Differing levels of mouth movement:

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A small guide to animating dialogue. This isn't a feature of just anime, but is in most animated and 3D works too.

In regards to voice acting itself, the way the English and Japanese voice actors/actresses work are quite different;

Usually when the anime is first being made, the Japanese actors will face a Leica Reel (sometimes called animatics in the West, but essentially timed storyboards). There are sections in the script where they can ad lib and generally, the animators will match the pauses and openings with the recorded voices.

In the exported market however, the anime is already created and voice actors have to "match the lip flaps" that already exist. The translation team translates the script - but usually the non-scripted ad lib sections will be translated too. This is because a lot of the time Western voice actors won't have much of an idea about the story (at least in the less prolific studios / actors).

Western dubbed anime can sometimes seem better dubbed (in term of lip matchup) because of the sole focus on this aspect of the show. Japanese studios need to worry about a lot more aspects of the anime and cannot afford to be perfectionists in each area. Seemingly (I have no solid source for this), culturally the Japanese experience less of a disconnect from the show with less-than-perfect syncing than in English.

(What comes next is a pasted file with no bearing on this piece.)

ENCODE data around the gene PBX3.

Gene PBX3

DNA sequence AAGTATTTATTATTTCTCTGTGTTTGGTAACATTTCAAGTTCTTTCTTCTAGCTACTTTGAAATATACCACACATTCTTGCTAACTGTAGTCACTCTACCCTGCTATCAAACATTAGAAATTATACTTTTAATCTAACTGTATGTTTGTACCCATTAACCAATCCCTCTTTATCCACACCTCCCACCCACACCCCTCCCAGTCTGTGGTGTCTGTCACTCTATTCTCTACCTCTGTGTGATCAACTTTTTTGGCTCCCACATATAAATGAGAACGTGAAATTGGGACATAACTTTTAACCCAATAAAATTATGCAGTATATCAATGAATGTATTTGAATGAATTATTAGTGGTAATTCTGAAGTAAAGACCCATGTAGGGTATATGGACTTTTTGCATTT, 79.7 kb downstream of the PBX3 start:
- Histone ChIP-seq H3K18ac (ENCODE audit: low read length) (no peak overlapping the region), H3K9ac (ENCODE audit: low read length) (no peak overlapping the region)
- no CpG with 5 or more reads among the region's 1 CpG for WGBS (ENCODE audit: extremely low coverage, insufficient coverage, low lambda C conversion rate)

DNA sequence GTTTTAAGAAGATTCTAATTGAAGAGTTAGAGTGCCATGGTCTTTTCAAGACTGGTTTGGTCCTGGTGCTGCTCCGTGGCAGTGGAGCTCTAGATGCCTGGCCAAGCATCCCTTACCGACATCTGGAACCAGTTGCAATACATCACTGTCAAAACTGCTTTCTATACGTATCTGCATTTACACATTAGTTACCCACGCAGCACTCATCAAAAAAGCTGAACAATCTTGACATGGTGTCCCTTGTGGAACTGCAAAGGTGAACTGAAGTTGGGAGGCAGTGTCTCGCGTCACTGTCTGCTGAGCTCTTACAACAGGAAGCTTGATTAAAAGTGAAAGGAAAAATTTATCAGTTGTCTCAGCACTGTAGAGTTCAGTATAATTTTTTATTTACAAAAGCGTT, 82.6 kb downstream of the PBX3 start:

Further Reading:

  • an FAQ that Kyle Herbert from many well known series has made, where he talks a little about matching the flaps and the skill required.

  • Newtype USA April 2003 - Jonathan Clements talks about directing English voice actors and the surprise they faced when asked to ad lib.

  • The time and money spent on seiyuu (voice actors) performing the lines of dialogue is not related to the financial cost of/time required to animate more frames of mouth movements to air per second. The voice acting would take the same amount of time/money to record whether the animation aims for precision to match the spoken words or whether it loops animation during those spoken words.
    – seijitsu
    Jun 6, 2015 at 0:21
  • @seijitsu in some cases voice acting is done afterwards, and may take more cuts as the timing is more difficult. Having said that though, I missed out the detail about animator load so I've edited that in Jun 6, 2015 at 0:29
  • @SurugaKanbaru Can you post a GIF of a character talking and a character running just to give an example?
    – Daniel
    Jun 22, 2015 at 16:32
  • @Daniel sure thing, chicken wing Jun 22, 2015 at 18:11
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    @Maroon it's from the animated Kill Bill Jun 22, 2015 at 18:32